There was a long mahogany concession stand against a wall of the lobby. James uprooted and nailed it to a corner of the screening area. The Film Club converted it to a bar. The Historical Society freaked out about that too. He wanted to rip out the seats in the screening area, to make more parking spaces, but the floor was wooden in that part, and it slanted. It wasn't strong enough for cars.
At first James was just sleeping with Dr. Cobb and obsessed with her body, but then he fell in love with her, and he was hoping she would marry him. But she got a job offer from Florida State, down in Tallahassee, and she dumped him and moved.
James thought a lot of Dr. Cobb. The Club didn't have cash when they moved to the Montmary, but Dr. Cobb worked out a creative leasing deal. The Club paid a box office percentage in place of a monthly rental. Before they came along, James was considering selling the Montmary, or burning it for insurance.
I bought a parts bike from a guy in Morehead City North Carolina. He had a sidecar attached to the actual airhead he drove. His wife drove a Ducati, which is faster and racier than a BMW. They had a ten year-old daughter, and she loved that sidecar. They did their vacations with the kid in the sidecar.
The Film Club showed foreign movies Sunday nights, and Hollywood classics on Monday and Tuesday. They had newer movies, whatever they could afford, for Thursday, Friday and Saturday.
They tried the concept of Erotic Evenings to fill their open space on Wednesdays. This was semi-dirty mainstream movies, especially from the rawer nudity period of the 1970's and early 80's, with a semi-respectable plot line, but raunchy as Dr. Cobb thought they could get away with in Marais. Naked people on a big screen basically, with a decent sound system.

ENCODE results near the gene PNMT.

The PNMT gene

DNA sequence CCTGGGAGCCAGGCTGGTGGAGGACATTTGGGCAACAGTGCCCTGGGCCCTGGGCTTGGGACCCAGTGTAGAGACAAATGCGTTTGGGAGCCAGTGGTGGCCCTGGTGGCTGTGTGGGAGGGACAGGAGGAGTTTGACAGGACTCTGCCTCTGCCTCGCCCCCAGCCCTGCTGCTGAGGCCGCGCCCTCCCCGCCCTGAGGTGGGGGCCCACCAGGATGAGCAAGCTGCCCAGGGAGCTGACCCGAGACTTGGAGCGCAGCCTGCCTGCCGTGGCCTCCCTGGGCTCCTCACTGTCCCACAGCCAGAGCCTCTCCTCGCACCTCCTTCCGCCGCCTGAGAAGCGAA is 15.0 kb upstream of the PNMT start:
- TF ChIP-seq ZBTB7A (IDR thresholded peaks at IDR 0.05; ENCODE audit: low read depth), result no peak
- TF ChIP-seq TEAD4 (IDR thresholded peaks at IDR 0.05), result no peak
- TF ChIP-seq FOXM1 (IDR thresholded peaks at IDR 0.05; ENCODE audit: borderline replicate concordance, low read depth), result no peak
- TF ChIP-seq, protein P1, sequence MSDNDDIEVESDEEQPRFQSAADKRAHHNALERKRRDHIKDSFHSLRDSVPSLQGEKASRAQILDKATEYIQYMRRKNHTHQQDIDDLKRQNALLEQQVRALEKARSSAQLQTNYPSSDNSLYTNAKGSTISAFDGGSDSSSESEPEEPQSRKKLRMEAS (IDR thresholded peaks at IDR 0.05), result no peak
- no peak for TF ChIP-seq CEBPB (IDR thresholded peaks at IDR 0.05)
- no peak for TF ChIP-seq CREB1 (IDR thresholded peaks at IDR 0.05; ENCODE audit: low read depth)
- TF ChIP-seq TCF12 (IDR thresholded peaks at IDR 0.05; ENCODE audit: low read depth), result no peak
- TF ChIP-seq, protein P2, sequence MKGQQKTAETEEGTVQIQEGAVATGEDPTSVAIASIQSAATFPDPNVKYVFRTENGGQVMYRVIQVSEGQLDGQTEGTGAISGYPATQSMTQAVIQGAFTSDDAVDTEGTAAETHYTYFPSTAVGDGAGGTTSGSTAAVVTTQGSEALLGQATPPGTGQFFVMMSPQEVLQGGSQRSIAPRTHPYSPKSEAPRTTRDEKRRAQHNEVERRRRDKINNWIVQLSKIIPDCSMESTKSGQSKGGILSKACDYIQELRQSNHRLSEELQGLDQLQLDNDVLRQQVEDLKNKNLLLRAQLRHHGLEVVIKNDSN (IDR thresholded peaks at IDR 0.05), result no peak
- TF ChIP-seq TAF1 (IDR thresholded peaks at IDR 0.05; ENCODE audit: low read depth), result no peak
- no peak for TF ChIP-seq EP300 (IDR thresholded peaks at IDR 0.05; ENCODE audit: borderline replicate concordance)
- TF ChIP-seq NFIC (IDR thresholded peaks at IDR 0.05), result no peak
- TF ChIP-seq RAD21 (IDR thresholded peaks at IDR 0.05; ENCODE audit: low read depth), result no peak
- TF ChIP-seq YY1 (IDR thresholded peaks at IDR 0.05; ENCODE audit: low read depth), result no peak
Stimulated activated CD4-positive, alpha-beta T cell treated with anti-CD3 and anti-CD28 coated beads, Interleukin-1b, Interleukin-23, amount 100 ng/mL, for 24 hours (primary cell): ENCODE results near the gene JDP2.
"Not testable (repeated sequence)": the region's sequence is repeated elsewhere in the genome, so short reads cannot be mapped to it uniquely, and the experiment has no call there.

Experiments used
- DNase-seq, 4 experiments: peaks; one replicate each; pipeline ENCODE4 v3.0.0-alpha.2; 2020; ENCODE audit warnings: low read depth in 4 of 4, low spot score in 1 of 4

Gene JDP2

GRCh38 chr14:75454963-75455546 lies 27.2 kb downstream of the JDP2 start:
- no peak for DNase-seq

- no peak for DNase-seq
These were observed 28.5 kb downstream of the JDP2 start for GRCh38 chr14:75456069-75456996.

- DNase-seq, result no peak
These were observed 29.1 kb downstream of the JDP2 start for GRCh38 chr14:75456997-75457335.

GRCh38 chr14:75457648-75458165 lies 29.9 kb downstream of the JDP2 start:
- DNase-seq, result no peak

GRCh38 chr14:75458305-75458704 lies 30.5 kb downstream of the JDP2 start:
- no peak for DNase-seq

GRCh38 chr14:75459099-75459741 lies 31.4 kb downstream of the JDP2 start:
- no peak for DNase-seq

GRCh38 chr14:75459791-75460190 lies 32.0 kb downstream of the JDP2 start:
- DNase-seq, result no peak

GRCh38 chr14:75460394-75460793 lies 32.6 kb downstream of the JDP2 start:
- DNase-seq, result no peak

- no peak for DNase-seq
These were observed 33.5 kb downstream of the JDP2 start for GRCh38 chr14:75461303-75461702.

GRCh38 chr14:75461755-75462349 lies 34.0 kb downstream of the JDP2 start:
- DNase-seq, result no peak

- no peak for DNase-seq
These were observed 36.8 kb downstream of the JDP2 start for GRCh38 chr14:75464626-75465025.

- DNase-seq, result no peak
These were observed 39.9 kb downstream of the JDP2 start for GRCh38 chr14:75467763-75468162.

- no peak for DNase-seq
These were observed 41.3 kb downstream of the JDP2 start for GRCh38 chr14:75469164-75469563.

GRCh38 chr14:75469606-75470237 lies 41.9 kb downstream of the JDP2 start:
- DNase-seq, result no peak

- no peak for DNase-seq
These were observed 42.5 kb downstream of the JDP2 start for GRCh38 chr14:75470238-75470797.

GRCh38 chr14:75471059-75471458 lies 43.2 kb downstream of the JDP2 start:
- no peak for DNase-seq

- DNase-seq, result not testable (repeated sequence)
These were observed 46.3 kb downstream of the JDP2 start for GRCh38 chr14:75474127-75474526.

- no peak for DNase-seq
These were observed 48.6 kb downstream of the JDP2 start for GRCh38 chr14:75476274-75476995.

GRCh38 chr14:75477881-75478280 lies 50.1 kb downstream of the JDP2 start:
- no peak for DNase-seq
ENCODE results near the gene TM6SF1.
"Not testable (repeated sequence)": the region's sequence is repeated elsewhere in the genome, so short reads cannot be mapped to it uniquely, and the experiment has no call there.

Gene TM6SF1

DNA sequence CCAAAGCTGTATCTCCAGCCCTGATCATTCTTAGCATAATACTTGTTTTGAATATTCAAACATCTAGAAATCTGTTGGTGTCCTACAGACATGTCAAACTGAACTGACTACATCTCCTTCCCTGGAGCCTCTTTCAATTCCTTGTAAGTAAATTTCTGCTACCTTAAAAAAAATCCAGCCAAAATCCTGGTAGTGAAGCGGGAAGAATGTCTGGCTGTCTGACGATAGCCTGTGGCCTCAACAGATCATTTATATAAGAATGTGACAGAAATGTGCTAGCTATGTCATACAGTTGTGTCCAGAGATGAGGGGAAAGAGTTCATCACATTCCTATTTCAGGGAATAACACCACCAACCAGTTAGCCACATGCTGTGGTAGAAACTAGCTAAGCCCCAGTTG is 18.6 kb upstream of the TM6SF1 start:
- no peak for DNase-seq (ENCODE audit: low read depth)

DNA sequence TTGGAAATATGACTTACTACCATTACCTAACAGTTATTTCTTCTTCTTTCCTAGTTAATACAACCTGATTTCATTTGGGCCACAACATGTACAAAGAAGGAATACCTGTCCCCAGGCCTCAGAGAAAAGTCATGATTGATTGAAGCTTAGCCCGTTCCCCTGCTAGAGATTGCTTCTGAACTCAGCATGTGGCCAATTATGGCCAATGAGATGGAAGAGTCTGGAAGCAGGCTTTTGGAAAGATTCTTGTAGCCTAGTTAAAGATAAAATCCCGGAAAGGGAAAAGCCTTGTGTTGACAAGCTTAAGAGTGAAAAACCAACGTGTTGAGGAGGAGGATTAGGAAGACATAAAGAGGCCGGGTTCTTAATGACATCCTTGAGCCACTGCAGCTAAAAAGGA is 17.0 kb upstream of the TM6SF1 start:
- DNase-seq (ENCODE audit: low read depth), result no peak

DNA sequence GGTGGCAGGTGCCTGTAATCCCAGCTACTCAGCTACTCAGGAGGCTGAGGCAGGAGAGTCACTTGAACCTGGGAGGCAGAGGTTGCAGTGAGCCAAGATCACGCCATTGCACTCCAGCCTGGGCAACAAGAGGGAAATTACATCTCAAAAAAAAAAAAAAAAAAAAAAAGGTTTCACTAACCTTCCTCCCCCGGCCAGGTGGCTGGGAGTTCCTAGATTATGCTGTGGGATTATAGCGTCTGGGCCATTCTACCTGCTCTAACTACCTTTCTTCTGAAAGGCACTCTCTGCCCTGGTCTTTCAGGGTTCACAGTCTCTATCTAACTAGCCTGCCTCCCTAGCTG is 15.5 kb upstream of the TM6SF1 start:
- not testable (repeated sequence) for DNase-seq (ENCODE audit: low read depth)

Dr. Cobb thought it would be a popular cheap date for Harris College students. But it attracted too many Sally County weirdo's, that lacked ironic distance on the material, that wacked off in their seats while they were viewing the film.
The Club sold draft beer and cheap wine from the transplanted mahogany concession stand. They had snacks of course. They did children's matinees in the afternoons in the summer.
After Erotic Evenings crashed, Dr. Cobb invented Wednesday Travel Night – usually a BBC documentary about a certain place, plus an old movie set in that location. You got two free glasses of cheap wine if you arrived in a group of four or more. Dr. Cobb had the idea to target women's groups, like Garden Clubbers and Junior Leaguers, if they felt like slumming a little. She thought it would build support in the community after the disaster of Erotic Evenings. Usually someone from Harris College gave an introductory talk to make the whole thing seem more respectable. That concept went over, and they often had good crowds on Wednesday evenings. The Clubbers and Leaguers tended to arrive composed and a little snooty and listen to the introductory talk and drink the two free glasses of wine. During the documentary they started buying, and during the feature they got hammered and enjoyed themselves.
I bought one airhead not ten miles from Marais, from a guy over in Aeria – he had an ad in the Sally County Flyer instead of on Craigslist. I called and got instructions to his house and drove over. He was on a paved driveway on a county road that was chicken houses mostly, and overgrazed pasture. He had a two-story brick house with an equipment barn and a big fenced garden. A burly guy in his mid-forties with black hair and a lined forehead. He looked flushed when he answered the door. At first he wasn't polite.
But he was enthusiastic about machinery, and we talked about that. He had a couple of interesting tractors in his barn. He had a big Mercedes from the late 70's, a real autobahn car, under a canvas cover. He told me it once belonged to his parents. His dad owned a couple of sewing plants in the countryside nearby. He showed me a nice triple-axle equipment trailer he designed and welded himself.
The motorcycle was a mess. It was wrecked, and the front end and frame were badly bent. The top of the tank was crushed flat with the frame. But you could see it was low mileage and well cared for, before the wreck - the engine and transmission and wiring were in great shape. We bickered over the price and he finally took three hundred dollars.